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Musicians Green Their Own Beat Many musicians are often portrayed as denizens of excess when touring around the globe. Their heightened nomadic lifestyle parallels their rise with success, with demands often increasing as tours grow and expand. Their rise in popularity is mirrored by the legions of fans that attend their concerts. It’s only now that a few are starting to associate the significant impact such behaviour patterns have on the environment. Music has often been used as a vehicle for performers to express their political views, and bring awareness to world concerns. From Woodstock and the Concert for Bangladesh in the late 1960’s/early 1970’s to Band Aid and Farm Aid in the 1980’s, and into the 1990’s with Lilith Fair, music has been used as a medium for raising awareness and prompting change. Today, more than ever musicians are banding together to weigh in on everything from human rights issues, to environmental disasters, and global warming,

Green Music Group (GMG) is a coalition of musicians, industry leaders and music fans that facilitates large-scale greening of the music community that is committed to global environmental action. Newly formed just over a year ago (January 2010), all aspects of festival operations are reviewed, from touring, venue and label standards, to transportation, riders, and grassroots communication initiatives. One key element to their fastpaced road to success has been through establishing solid partnerships with various nonprofit environmental groups, as well as getting fans to buy into the concept. GMG officially launched with a small gathering of artists, music industry mavericks, non-profit partners, and environmentally#conscious # fans. The intimate house party also included performance by founding musician members Maroon 5, Dave Matthews Band, The Roots, and Guster. Guster guitarist/vocalist, Adam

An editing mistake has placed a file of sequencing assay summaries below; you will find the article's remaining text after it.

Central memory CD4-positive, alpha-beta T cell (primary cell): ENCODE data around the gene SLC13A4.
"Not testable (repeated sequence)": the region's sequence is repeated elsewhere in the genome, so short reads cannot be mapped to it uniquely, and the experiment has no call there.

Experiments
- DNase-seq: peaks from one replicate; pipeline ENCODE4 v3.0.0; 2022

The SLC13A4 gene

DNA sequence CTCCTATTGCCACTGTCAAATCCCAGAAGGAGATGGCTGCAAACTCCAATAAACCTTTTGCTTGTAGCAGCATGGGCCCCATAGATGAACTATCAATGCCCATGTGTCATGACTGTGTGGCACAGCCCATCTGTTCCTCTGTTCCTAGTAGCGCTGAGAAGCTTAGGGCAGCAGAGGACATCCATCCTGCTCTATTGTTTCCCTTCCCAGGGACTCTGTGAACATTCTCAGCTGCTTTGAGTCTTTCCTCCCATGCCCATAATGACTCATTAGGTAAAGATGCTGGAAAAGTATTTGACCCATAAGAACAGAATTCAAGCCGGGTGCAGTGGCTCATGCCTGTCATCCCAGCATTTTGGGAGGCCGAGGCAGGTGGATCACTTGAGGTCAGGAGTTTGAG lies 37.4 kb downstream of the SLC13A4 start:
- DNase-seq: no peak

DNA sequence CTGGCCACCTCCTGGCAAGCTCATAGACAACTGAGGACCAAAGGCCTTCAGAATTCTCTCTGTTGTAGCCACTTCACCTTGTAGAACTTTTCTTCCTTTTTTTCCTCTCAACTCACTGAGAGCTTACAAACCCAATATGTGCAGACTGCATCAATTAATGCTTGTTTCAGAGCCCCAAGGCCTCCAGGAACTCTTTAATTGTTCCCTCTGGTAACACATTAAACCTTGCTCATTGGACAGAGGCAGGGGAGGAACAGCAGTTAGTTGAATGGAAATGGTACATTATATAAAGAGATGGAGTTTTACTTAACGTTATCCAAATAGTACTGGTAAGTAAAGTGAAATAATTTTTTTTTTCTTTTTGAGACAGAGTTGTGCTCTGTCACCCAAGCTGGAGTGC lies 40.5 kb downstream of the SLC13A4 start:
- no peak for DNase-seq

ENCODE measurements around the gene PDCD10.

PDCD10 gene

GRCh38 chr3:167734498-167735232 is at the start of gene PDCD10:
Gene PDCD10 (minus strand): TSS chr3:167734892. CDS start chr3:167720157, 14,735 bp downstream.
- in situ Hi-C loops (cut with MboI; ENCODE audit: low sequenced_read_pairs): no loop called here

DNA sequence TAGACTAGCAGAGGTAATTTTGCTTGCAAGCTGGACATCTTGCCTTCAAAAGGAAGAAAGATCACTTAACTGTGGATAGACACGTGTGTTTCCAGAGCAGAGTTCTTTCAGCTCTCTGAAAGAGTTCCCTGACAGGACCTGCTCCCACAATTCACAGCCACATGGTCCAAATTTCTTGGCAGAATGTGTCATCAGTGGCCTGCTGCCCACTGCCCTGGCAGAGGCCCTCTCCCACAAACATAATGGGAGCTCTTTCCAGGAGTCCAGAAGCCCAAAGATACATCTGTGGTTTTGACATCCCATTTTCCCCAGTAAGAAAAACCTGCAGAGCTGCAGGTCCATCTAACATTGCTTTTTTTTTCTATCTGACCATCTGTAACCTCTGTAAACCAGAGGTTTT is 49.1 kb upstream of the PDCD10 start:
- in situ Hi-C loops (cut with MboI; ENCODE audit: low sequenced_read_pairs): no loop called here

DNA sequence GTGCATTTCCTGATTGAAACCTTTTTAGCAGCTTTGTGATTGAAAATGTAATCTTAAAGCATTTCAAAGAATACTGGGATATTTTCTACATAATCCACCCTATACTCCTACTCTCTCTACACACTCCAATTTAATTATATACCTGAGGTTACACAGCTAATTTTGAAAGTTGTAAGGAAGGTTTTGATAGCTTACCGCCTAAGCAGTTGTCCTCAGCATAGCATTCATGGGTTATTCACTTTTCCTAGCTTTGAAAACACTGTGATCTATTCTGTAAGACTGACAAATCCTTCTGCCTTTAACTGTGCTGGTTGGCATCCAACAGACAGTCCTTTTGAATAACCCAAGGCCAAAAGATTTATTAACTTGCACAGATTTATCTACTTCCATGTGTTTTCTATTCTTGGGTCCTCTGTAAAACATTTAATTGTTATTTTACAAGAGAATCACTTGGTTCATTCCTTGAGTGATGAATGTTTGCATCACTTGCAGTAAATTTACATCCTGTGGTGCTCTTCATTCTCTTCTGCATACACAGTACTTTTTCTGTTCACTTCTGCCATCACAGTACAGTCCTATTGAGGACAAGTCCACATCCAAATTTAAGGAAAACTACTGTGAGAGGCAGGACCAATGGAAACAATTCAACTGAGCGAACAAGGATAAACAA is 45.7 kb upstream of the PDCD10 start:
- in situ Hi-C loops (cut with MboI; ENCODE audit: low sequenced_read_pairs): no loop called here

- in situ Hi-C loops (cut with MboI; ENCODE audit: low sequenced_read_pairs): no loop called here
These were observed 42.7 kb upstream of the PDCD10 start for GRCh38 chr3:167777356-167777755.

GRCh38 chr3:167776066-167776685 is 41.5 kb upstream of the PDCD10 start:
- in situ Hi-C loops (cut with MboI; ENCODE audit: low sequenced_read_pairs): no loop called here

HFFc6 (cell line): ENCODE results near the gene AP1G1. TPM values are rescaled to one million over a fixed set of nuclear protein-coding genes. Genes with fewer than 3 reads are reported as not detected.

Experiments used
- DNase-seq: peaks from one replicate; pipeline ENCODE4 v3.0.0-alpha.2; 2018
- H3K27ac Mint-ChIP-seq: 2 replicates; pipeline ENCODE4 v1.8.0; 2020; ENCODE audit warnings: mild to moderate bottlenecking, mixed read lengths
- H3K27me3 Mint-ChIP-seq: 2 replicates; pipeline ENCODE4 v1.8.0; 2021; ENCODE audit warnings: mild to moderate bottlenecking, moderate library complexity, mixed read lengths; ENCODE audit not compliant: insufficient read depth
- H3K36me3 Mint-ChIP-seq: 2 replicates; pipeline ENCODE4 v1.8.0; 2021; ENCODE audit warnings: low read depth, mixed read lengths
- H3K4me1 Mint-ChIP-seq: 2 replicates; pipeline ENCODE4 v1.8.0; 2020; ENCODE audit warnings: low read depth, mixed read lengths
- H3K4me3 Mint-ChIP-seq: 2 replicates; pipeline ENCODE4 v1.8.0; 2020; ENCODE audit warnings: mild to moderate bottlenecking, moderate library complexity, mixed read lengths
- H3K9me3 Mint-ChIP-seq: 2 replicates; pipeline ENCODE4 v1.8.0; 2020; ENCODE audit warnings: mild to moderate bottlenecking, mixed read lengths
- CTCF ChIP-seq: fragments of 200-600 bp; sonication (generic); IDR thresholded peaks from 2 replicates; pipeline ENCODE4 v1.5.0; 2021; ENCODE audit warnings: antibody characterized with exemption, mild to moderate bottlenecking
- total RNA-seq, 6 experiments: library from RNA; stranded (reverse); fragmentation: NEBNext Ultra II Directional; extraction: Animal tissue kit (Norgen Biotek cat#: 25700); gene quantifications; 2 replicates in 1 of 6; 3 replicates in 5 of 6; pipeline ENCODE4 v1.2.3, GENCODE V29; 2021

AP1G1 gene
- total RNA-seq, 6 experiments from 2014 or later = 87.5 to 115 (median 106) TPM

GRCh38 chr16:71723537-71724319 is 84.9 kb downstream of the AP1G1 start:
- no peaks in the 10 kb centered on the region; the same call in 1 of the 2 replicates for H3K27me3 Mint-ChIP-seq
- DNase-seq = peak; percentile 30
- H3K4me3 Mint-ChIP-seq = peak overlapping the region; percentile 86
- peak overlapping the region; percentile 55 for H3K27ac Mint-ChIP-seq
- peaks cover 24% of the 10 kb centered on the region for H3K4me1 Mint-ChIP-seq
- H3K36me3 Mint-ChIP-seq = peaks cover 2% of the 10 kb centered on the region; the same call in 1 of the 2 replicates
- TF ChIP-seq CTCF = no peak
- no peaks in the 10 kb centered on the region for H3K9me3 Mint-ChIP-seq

Gardner and his environmentalist wife Lauren Sullivan envisioned GMG as an offshoot of Reverb, which itself is already responsible for greening nearly 100 major music tours. In the spring of 2004, the couple followed the Barenaked Ladies and Alanis Morissette on their “Au Naturale” tour, reaching out to friends and peers in the music world who would share their passion. They found resources (Bonnie Raitt) and renegades (Barenaked Ladies) to help figure out how to make touring a greener experience. “It was the dichotomy between how I was living at home, and what life on the road was like with my band, that sparked the idea for Reverb in the first place,” explains Gardner. Barenaked Ladies were the first band to take on the green challenge, and were matched with greening coordinators who took responsibility for recycling, composting, biodiesel fuel

Profile for Burner Magazine

Burner Magazine: The MUSIC Issue  

On March 1, 2011, Burner Magazine is excited to unveil Burner 03: The Music Issue, with editorials and features of Yoko Ono, Saul Williams,...

Burner Magazine: The MUSIC Issue  

On March 1, 2011, Burner Magazine is excited to unveil Burner 03: The Music Issue, with editorials and features of Yoko Ono, Saul Williams,...

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